Oxfordshire County Council, currently controlled by a Conservative Independent Alliance, is responsible for the most strategic local government functions, including schools, county roads, and social services. The county is divided into five local government districts: Oxford, Cherwell, Vale of White Horse (after the Uffington White Horse), West Oxfordshire and South Oxfordshire, which deal with such matters as town and country planning, waste collection, and housing.

In the 2016 European Union referendum, Oxfordshire was the only English county as a whole to vote to remain in the European Union by a significant margin, at 57.06% (70.27% in the City of Oxford), despite Cherwell (barely) voting to leave at 50.31%.

EducationEdit

 
Brasenose Lane in Oxford city centre, a street onto which three colleges back.
 
The University of Oxford's Chemistry Research Laboratory.

Oxfordshire has a completely comprehensive education system with 23 independent schools and 35 state secondary schools. Only eight schools do not have a sixth form; these are mostly in South Oxfordshire and Cherwell districts.

The county has two universities: the ancient University of Oxford and the modern Oxford Brookes University, which are both located in Oxford. In addition, Wroxton College, located in Banbury, is affiliated with Fairleigh Dickinson University of New Jersey.

BuildingsEdit

The "dreaming spires" of the buildings of the University of Oxford are among the reasons for Oxford being the sixth most visited city in the United Kingdom for international visitors.[10] Among many notable University buildings are the Sheldonian Theatre, built 1664–68 to the design of Sir Christopher Wren, and the Radcliffe Camera, built 1737–49 to the design of James Gibbs.

Blenheim Palace close to Woodstock was built by the great architect John Vanbrugh for John Churchill, 1st Duke of Marlborough, after he had won the battle of Blenheim. The gardens, which can be visited, were designed by the landscape gardener "Capability Brown", who planted the trees in the battle formation of the victorious army. In the palace, which can also be visited by the public, Sir Winston Churchill was born in 1874.

Chastleton House, on the Gloucestershire and Warwickshire borders, is a great country mansion built on property bought from Robert Catesby, who was one of the men involved in the Gunpowder Plot with Guy Fawkes. Stonor Park, another country mansion, has belonged to the recusant Stonor family for centuries.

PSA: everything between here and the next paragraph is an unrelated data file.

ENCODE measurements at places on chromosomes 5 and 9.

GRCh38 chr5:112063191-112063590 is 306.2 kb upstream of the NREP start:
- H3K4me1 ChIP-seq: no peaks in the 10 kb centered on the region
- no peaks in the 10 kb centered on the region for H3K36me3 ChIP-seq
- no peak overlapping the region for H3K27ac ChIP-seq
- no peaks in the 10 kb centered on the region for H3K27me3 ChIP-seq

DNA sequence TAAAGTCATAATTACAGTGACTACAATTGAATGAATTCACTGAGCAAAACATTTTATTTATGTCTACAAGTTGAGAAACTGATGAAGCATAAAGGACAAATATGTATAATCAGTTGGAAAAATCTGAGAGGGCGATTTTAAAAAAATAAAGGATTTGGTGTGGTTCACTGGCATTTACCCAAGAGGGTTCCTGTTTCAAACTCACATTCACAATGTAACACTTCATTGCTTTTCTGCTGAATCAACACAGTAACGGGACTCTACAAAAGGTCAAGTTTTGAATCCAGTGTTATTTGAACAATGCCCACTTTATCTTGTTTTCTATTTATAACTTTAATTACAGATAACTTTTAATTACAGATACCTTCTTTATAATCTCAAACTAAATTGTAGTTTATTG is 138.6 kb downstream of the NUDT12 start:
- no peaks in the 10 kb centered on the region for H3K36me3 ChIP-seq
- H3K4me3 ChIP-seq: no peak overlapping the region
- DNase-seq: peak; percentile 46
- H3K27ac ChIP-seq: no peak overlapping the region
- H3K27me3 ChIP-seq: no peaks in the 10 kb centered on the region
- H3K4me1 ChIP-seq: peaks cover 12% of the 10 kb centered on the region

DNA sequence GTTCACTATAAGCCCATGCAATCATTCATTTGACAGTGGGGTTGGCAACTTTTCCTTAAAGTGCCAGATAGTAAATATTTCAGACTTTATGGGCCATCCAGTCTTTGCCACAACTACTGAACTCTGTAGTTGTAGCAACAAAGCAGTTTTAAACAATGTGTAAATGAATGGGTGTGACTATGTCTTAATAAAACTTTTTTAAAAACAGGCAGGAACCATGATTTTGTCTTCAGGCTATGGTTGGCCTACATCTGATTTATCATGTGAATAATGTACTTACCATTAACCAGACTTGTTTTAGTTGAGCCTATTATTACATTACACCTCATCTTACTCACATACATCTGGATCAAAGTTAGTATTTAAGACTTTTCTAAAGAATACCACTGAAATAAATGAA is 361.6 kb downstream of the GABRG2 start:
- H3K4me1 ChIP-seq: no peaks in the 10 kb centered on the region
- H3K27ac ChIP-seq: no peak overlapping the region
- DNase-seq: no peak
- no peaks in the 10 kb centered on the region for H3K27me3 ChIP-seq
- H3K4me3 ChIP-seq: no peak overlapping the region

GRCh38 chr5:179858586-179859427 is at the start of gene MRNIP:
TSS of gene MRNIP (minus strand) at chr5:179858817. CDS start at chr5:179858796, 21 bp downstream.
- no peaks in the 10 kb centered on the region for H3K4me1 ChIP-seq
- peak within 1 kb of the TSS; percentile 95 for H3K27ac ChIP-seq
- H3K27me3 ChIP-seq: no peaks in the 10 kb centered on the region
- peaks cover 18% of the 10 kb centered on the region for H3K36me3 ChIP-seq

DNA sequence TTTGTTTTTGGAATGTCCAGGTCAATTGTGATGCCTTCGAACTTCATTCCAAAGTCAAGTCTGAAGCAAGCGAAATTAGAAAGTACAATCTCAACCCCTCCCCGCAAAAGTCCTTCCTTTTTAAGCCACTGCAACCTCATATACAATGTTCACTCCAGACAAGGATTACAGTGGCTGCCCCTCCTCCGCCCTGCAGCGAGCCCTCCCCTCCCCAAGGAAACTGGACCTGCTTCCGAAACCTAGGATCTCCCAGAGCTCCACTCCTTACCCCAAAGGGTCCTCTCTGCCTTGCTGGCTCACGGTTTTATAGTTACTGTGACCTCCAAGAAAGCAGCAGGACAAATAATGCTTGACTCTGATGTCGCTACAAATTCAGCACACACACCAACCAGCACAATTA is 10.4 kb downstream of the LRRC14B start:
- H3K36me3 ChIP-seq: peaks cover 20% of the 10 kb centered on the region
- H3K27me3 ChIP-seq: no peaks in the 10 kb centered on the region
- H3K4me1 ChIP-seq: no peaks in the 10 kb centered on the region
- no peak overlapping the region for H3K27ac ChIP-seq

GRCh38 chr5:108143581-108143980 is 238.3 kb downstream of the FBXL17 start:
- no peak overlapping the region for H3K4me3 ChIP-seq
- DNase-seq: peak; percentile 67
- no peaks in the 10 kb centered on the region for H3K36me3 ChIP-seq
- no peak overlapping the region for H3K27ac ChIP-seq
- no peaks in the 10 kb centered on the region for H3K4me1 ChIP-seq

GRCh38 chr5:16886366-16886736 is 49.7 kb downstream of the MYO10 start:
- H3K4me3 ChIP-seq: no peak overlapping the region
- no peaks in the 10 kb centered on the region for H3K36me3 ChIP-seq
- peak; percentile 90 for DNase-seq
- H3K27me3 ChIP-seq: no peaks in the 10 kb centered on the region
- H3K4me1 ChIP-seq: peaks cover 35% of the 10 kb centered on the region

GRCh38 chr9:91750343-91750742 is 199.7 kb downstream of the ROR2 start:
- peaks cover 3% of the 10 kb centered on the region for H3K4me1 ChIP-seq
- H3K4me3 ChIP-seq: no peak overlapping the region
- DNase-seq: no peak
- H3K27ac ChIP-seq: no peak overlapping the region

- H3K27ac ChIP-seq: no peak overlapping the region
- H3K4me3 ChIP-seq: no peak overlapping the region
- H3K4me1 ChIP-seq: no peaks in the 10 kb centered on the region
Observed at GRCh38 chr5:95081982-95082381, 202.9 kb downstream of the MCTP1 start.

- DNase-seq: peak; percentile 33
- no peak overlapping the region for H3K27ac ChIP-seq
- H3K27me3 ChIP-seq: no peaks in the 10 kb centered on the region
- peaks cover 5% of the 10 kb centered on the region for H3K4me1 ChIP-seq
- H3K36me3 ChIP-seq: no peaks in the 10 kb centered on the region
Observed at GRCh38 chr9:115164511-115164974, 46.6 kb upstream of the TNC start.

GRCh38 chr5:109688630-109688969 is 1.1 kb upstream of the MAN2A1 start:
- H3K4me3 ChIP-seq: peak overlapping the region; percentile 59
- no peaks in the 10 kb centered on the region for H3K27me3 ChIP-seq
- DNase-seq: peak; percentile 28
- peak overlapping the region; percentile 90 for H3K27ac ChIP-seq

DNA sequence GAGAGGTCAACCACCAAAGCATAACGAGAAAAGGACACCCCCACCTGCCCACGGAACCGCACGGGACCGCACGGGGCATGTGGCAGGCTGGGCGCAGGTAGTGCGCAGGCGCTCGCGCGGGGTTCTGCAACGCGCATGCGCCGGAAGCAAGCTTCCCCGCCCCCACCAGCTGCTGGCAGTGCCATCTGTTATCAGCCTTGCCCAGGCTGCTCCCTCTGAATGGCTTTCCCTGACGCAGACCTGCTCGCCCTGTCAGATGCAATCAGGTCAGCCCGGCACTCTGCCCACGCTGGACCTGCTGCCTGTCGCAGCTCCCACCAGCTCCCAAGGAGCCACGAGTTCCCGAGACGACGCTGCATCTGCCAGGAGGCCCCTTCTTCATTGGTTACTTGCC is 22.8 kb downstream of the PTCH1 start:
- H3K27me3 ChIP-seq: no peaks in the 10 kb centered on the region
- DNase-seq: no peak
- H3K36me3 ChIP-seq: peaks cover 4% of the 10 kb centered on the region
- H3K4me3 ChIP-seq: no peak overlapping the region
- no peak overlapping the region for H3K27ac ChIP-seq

Mapledurham House is an Elizabethan stately home in the far south-east of the county, close to Reading.

Settlements in OxfordshireEdit

 
Wantage Market Place

Emergency servicesEdit

Settlements by populationEdit

Rank Town Population Year Definition Notes
1 Oxford 150,200 2011 Oxford non-metropolitan district
2 Banbury 46,853 2011 Civil parish
3 Abingdon 33,130 2011 Civil parish
4 Bicester 32,642 2011 Civil parish
5 Witney 27,522 2011 Civil parish
6 Didcot 25,140 2011 Civil parish 200 dwellings in the southeast of the town lie in neighbouring East Hagbourne parish.
7 Carterton 15,769 2011 Civil parish
8 Kidlington 13,723 2011 Civil parish Does not include Gosford.
9 Henley-on-Thames 11,619 2011 Civil parish
10 Thame 11,561 2011 Civil parish Includes hamlet of Moreton
11 Wantage 11,327 2011 Civil parish
12 Wallingford 7,918 2011 Civil parish
13 Grove 7,178 2011 Civil parish
14 Faringdon 7,121 2011 Great Faringdon civil parish
15 Chipping Norton 6,337 2011 Civil parish
16 Chinnor 5,924 2011 Civil parish
17 Benson 4,754 2011 Civil parish
18 Eynsham 4,648 2011 Civil parish
19 Wheatley 4,092 2011 Civil parish
20 Kennington 4,076 2011 Civil parish
21 Woodstock 3,100 2011 Civil parish
22 Charlbury 2,830 2011 Civil parish
23 Watlington 2,727 2011 Civil parish
24 Bampton 2,564 2011 Civil parish
25 Deddington 2,146 2011 Civil parish

Places of interestEdit

Key
  Abbey/Priory/Cathedral
  Accessible open space
  Amusement/Theme Park
  Castle
  Country Park
  English Heritage
Forestry Commission
  Heritage railway
  Historic House
 
 
Museum (free/not free)
  National Trust
  Theatre
  Zoo

See alsoEdit

References and notesEdit

  1. ^ "Camelot International, Britain's heritage and history". Camelotintl.com. Retrieved 9 November 2011. 
  2. ^ Homepage
  3. ^ Edwardes, Simon (2001). "County and Unitary Authority Tops". The Mountains of England and Wales. Retrieved 14 December 2015. 
  4. ^ "Fritillary (Fritillaria meleagris)". Plantlife. Retrieved 17 August 2012. 
  5. ^ "unknown" (PDF). pp. 240–253. Archived from the original (PDF) on 28 July 2011. 
  6. ^ Components may not sum to totals due to rounding
  7. ^ includes hunting and forestry
  8. ^ includes energy and construction
  9. ^ includes financial intermediation services indirectly measured
  10. ^ "Economic Statistics". Oxford City Council. Retrieved 8 August 2016. 
  11. ^ Christopher Gale (7 July 2012). "Abingdon County Hall Museum". Abingdonmuseum.org.uk. Retrieved 8 August 2016. 
  12. ^ "Home page". Chipping Norton History Society and Museum. Retrieved 27 June 2017. 
  13. ^ "Home". Combemill.org. Retrieved 23 August 2014. 
  14. ^ "Oxfordshire". Milton Manor House. Retrieved 23 August 2014. 
  15. ^ Pevsner, Nikolaus; Sherwood, Jennifer (1974). The Buildings of England: Oxfordshire. Yale University Press. ISBN 978-0300096392. 
  16. ^ Glitz. "Wheatley Windmill Website". Wheatleymill.co.uk. Retrieved 23 August 2014. 

Further readingEdit

External linksEdit